The foot is a complex mechanical structure that balances the weight of the body while providing support and mobility. Pain in the foot may only be a minor nuisance, but long-lasting or intense discomfort can be a sign of a serious condition or injury that requires treatment.
Common symptoms of foot pain include swelling, tenderness, and discomfort in and around the joints, toes, or heel.
Sudden (acute) injuries – such as ligament sprains, muscle strains, and bone fractures – can occur during sports activities or simply activities like walking on uneven surfaces. Occupations that require long periods of standing or walking can also cause stress to the structures in the foot, leading to painful conditions such as stress fractures, plantar fasciitis, arthritis, and tendonitis.
Footwear can also cause foot injury. For instance, wearing shoes that fit too tightly or have high heels can cause bunions, misalignment of the toes, or other foot pain. Additionally, some conditions like diabetes, arthritis, and bursitis can cause painful symptoms in the feet.
The ankle is a hard-working joint that connects the lower leg to the foot and supports the body’s weight. Ankle pain may be felt in any part of the complex system of ligaments, muscles, tendons, or bones that make up the ankle area. People experiencing ankle pain or who have an ankle injury may have swelling, stiffness, bruising, or tenderness in and around their ankle, or have difficulty walking.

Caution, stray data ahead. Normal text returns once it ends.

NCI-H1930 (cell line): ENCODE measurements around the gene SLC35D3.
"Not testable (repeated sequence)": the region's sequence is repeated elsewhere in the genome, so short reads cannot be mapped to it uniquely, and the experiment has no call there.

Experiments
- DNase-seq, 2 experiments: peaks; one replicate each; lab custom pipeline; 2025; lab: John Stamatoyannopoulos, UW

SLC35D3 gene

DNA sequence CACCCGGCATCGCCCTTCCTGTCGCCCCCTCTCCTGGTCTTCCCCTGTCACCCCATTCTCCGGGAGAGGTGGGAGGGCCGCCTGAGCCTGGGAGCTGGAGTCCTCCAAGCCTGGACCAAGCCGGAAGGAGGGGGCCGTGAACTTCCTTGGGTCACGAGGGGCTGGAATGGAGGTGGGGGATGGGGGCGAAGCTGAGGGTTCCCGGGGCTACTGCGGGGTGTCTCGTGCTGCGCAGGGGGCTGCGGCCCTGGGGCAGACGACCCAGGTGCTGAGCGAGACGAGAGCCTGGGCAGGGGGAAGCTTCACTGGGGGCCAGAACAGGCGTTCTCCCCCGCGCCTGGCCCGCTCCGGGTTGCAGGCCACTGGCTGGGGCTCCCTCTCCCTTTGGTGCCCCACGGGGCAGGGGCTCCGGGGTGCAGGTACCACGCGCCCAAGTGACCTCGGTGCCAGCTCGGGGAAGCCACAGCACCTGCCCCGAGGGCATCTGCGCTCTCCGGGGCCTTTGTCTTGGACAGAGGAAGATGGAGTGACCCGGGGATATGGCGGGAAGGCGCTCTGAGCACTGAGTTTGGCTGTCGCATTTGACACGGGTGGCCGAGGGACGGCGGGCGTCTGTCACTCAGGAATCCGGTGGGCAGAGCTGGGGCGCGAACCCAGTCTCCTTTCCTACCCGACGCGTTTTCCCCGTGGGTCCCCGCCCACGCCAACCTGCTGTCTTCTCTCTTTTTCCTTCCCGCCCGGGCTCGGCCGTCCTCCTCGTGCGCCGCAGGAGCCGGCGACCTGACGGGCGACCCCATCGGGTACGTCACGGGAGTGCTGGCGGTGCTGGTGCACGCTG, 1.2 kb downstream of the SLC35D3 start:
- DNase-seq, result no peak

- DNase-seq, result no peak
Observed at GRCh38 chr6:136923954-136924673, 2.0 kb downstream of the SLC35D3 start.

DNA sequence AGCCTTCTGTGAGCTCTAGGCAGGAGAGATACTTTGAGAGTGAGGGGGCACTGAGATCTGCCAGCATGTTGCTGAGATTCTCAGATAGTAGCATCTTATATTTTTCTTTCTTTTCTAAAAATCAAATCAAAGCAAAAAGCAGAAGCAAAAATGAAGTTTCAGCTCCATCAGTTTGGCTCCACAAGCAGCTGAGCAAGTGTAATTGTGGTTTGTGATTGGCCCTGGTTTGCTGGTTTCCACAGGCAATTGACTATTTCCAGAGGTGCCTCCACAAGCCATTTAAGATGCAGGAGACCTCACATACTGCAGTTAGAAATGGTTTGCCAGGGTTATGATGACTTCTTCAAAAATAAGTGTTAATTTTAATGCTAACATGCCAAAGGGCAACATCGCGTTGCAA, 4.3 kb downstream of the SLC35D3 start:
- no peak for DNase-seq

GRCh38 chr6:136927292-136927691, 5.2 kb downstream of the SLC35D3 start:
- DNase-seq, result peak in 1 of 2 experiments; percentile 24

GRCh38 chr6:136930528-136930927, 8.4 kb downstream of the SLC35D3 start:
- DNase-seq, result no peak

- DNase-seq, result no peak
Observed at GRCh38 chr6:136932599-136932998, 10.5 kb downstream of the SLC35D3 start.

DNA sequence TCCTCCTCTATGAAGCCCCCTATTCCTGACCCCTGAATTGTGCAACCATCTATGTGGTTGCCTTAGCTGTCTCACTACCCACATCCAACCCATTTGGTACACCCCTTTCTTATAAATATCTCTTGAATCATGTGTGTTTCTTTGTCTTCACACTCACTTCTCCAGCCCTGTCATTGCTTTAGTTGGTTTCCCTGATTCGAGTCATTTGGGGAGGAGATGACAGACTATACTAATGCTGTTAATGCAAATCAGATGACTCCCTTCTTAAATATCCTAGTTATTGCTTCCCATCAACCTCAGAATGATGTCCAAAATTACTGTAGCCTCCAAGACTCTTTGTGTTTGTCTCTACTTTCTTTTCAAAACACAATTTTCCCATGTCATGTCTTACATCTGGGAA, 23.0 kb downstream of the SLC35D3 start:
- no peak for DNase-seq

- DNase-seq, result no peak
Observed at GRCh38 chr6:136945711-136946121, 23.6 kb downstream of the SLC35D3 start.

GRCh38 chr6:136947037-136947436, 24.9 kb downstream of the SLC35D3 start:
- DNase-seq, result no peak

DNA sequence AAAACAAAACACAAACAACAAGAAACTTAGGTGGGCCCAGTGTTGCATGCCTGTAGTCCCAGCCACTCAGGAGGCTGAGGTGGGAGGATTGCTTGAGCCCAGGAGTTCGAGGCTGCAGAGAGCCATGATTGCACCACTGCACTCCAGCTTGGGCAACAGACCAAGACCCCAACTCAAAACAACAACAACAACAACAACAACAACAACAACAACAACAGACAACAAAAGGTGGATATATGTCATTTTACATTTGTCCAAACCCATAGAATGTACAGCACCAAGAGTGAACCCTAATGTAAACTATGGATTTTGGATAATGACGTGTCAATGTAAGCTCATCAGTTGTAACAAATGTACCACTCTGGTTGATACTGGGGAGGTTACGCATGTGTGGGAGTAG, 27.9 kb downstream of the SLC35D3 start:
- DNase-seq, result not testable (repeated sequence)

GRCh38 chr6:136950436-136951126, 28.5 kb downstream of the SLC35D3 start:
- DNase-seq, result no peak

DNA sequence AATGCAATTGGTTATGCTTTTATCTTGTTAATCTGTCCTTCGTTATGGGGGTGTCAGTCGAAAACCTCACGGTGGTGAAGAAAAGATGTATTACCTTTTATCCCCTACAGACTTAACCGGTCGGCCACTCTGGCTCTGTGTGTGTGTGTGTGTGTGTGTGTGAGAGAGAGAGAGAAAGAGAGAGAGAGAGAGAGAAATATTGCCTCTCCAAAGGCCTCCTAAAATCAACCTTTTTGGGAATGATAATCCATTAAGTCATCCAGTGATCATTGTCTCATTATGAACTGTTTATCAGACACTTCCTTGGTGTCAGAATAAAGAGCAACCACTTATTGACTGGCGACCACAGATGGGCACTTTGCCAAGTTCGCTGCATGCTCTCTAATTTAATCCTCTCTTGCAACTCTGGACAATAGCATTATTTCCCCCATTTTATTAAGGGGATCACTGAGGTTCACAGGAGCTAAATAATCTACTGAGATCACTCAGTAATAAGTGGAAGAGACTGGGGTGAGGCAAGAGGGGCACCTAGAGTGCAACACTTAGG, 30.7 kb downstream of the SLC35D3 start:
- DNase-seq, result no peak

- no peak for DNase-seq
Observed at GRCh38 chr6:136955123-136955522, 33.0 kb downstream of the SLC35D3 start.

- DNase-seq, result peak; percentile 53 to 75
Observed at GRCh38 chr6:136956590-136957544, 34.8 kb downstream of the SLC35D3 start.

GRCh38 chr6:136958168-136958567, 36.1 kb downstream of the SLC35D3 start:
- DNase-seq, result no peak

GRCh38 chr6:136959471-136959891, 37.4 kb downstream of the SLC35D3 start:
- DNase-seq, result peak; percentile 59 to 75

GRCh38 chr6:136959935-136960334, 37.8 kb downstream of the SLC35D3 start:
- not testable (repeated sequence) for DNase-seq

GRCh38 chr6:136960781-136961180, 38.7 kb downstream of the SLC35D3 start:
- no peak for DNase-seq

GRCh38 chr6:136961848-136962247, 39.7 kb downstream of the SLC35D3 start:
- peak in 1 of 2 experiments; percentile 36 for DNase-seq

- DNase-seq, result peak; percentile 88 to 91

While sports injuries are a common cause of ankle pain, it is possible to incur injury or pain with simple activities, such as stepping on an uneven surface. Pain in the ankle may be acute, or sudden, as in the case of an Achilles tendon rupture, that frequently occurs during sports activity like running, gymnastics, football, basketball, or tennis. Ankle pain can also develop over time from repetitive motions associated with sports, work, or everyday life, causing conditions like tendonitis or tarsal tunnel syndrome.
Common causes of foot & ankle pain treated at MOS:
Arthritis is painful inflammation and stiffness of the joints, which can be caused by many types of degenerative joint conditions. There are over 100 types of arthritis, including osteoarthritis, rheumatoid, gout, psoriatic, septic, post-traumatic, and lupus. Arthritis symptoms can include swelling, tenderness, sharp pain, stiffness, and sometimes fever and chills.
Achilles tendon injury or rupture
Achilles tendon injuries occur when the tendon that connects the calf muscle to the heel bone is overstretched, torn, or completely ruptured. Symptoms include pain above the heel and along the back of the foot (especially when pointing or flexing the foot), tenderness, swelling, bruising and stiffness.